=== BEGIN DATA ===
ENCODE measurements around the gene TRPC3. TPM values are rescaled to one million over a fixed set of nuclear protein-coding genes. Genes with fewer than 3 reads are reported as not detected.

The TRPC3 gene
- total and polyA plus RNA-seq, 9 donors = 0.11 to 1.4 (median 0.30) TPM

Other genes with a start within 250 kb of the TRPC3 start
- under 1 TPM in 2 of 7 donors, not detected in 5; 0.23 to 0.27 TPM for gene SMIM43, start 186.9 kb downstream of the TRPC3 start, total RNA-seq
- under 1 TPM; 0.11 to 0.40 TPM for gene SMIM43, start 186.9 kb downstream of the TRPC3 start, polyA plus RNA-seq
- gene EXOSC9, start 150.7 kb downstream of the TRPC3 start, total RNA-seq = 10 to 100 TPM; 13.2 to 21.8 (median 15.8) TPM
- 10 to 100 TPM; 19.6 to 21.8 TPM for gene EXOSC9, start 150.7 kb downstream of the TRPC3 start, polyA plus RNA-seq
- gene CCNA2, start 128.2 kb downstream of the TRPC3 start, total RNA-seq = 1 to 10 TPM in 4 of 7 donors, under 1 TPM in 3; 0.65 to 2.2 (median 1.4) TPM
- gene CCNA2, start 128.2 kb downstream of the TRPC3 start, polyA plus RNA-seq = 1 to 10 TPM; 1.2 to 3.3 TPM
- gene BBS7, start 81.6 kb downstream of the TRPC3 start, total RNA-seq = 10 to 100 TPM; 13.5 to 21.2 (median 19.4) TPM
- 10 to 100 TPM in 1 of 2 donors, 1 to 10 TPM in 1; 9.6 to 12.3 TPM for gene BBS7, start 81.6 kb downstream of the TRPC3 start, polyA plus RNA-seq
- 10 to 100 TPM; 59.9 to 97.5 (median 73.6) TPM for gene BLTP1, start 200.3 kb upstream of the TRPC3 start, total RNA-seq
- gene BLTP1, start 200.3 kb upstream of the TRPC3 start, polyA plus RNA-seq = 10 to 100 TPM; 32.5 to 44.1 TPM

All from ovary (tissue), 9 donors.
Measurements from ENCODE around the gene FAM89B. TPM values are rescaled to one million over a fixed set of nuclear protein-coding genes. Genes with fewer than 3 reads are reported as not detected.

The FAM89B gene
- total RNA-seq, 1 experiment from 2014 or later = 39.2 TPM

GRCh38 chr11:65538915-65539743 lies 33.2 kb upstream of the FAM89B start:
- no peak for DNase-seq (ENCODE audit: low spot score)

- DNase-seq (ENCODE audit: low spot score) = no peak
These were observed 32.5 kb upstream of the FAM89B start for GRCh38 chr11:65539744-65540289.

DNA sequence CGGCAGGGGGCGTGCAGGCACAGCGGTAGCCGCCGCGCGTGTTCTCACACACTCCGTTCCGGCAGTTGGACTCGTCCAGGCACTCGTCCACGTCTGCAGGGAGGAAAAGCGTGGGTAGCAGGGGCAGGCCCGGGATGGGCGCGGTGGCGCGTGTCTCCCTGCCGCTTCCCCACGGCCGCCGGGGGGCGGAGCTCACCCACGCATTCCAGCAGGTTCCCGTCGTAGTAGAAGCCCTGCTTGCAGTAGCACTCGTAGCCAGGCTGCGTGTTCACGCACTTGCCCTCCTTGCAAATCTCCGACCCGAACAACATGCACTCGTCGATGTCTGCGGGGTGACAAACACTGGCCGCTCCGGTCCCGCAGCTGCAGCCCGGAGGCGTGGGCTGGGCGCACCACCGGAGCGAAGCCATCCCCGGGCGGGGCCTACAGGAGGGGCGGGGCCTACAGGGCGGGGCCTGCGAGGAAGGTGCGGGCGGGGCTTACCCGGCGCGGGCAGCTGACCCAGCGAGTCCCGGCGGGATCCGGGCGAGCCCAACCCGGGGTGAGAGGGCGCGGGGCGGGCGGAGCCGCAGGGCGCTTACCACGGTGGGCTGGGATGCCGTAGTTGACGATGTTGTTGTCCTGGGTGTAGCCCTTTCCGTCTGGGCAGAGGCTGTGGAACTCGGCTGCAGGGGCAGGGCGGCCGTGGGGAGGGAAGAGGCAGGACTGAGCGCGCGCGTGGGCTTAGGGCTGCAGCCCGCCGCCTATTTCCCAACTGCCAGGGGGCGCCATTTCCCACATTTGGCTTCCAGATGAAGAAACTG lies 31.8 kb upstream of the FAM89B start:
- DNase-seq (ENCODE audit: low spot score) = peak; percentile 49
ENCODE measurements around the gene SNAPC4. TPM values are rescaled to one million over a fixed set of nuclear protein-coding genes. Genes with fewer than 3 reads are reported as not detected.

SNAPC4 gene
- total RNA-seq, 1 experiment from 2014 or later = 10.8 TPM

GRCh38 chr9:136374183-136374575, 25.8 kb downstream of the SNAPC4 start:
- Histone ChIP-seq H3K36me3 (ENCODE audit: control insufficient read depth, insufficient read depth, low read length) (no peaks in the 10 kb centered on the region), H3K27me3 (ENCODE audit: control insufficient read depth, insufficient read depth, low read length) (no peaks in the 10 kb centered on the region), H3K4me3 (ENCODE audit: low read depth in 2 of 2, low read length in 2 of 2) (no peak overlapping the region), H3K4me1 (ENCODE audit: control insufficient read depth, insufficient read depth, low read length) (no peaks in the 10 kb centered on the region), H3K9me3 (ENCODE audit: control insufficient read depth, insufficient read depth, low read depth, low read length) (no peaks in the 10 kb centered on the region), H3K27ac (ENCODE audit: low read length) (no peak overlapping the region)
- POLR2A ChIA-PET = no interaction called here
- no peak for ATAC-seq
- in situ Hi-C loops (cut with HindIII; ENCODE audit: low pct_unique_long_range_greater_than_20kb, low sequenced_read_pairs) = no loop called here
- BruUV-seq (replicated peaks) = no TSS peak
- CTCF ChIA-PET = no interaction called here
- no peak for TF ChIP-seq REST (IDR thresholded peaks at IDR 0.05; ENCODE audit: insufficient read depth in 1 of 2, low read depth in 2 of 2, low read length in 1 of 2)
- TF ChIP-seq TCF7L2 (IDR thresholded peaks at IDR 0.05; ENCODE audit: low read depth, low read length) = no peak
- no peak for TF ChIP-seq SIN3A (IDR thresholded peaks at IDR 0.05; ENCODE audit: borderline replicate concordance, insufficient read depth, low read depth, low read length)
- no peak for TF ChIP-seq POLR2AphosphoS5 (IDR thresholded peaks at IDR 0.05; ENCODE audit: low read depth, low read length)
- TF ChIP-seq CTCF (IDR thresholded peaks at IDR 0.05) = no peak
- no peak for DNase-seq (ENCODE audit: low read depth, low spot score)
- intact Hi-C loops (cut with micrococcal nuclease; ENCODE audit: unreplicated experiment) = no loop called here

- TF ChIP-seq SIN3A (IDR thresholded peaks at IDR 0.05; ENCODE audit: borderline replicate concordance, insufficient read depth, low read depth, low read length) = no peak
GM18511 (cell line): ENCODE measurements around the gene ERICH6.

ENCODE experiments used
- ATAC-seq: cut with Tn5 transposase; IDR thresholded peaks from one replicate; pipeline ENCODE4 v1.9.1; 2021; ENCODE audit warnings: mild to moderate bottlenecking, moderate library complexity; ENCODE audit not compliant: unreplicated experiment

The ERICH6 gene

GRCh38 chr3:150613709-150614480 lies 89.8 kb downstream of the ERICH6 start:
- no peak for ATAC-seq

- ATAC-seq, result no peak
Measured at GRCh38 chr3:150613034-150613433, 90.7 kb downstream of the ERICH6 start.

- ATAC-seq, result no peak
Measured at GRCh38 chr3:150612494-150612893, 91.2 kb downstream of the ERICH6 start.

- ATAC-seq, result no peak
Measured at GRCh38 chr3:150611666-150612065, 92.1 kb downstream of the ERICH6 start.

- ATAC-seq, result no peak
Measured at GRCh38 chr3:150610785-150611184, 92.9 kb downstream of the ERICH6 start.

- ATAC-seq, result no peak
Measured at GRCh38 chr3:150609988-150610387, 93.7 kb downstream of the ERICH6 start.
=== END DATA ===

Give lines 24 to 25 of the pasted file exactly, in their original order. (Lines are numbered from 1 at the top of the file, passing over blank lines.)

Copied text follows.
- DNase-seq (ENCODE audit: low spot score) = peak; percentile 49
ENCODE measurements around the gene SNAPC4. TPM values are rescaled to one million over a fixed set of nuclear protein-coding genes. Genes with fewer than 3 reads are reported as not detected.